The original Liberator handgun was printed using an $8,000 piece of equipment the size of a refrigerator. But for most people, something like a “Lulzbot AO-101” is more affordable at around $1,750. Unfortunately, the original plans were not completely compatible with that kind of printer and needed a little tweaking. Which “Joe,” an engineer in Wisconsin, has done and successfully tested . . .
Eight of Joe’s test-fires were performed using a single barrel before swapping it out for a new one on the ninth. After all those shots, the weapon’s main components remained intact–even the spiraled rifling inside of the barrel’s bore. “The only reason we stopped firing is because the sun went down,” he says.
Just how the Lulz Liberator survived those explosions isn’t exactly clear. Joe claims that the plastic he used, the generic Polylac PA-747 ABS fed into most consumer 3D printers, is actually stronger than the more expensive ABS plastic used in a Stratasys printer. In fact, before using a Lulzbot-printed barrel, he and Guslick tested one made on Guslick’s Stratasys printer. That barrel exploded on firing, though Joe blames the problem in part on its having been printed with a smaller chamber, the space at the back of the barrel into which the round is inserted.
Joe’s printed gun contains a few more pieces of metal hardware than the original Liberator. Rather than print plastic pins to hold the hammer in the body, for instance, he used hardware store screws. Like Defense Distributed’s gun, the Lulz Liberator also uses a metal nail for a firing pin, and includes a chunk of non-functional steel designed to make it detectable with a metal detector so that it complies with the Undetectable Firearms Act. The rifling that Joe added to the barrel is designed to skirt the National Firearms Act, which regulates improvised weapons and those with smooth-bored barrels.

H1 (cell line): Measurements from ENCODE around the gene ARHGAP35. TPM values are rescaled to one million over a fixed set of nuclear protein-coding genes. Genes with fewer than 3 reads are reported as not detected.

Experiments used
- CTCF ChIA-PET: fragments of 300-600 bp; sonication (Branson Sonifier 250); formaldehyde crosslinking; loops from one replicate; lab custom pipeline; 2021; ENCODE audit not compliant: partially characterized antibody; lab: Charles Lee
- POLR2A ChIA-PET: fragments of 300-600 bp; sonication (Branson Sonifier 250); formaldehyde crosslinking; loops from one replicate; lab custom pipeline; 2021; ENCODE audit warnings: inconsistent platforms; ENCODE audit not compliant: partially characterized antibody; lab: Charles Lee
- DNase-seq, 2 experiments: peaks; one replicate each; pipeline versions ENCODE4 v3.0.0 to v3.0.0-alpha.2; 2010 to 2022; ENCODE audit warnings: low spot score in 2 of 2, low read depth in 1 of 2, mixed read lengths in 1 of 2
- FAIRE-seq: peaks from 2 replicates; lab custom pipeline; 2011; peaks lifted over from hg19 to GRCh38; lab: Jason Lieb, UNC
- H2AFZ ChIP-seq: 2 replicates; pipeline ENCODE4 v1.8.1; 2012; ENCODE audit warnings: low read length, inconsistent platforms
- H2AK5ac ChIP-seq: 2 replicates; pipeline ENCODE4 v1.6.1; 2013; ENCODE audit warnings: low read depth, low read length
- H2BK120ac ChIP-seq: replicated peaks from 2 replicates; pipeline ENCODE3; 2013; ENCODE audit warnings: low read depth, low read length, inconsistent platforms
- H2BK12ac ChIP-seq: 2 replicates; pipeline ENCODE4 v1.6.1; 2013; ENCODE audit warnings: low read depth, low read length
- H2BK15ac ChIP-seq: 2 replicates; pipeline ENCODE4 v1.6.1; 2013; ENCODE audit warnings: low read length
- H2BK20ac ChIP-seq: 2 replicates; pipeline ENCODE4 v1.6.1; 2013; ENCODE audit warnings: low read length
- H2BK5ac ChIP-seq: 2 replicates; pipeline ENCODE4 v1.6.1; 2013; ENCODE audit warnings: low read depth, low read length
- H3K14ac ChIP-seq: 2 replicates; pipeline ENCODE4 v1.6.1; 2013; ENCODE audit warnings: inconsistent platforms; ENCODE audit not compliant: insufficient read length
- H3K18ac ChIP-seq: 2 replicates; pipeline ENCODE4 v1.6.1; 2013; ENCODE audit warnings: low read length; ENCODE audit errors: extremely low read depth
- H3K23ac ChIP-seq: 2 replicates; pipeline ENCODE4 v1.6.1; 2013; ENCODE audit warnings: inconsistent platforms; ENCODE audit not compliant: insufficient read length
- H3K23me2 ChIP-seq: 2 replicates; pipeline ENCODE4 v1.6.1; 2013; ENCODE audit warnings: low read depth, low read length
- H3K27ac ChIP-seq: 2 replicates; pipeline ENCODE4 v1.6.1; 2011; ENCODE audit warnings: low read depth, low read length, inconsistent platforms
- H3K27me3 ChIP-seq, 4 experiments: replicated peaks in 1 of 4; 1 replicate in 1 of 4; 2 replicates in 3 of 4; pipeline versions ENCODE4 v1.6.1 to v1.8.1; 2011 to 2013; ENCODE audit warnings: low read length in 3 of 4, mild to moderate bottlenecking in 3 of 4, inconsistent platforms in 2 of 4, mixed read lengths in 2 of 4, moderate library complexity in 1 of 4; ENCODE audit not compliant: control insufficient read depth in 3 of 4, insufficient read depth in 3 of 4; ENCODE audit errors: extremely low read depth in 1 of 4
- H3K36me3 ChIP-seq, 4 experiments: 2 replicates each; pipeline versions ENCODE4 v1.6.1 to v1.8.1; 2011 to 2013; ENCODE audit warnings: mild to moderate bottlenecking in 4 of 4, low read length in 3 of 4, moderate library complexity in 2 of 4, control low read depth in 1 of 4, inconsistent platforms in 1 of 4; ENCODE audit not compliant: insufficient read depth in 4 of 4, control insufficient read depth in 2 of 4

So there it is. People claimed that the Liberator was a flash in the pan, something that was only capable of being printed by expensive machines, impossible for the average consumer to make. And, even if they could, they said the barrels would explode. It looks like every one of the fairy tales that gun control advocates have been telling themselves to make this seem like it isn’t the end of gun control as we know it have been crumbling, one after another.
Oh, and the best part is this comment under the Forbes article:
Why isn’t everyone screaming to ban this technology! This is exactly what’s wrong in this country, allowing anyone with the capability to make guns at home! Don’t think for a minute that the scum bag criminals aren’t going to jump on this like a dog on a bone. Stop this now before it’s too late!
I don’t even know where to start with that cry for the government to step in and regulate away the bad guys . . .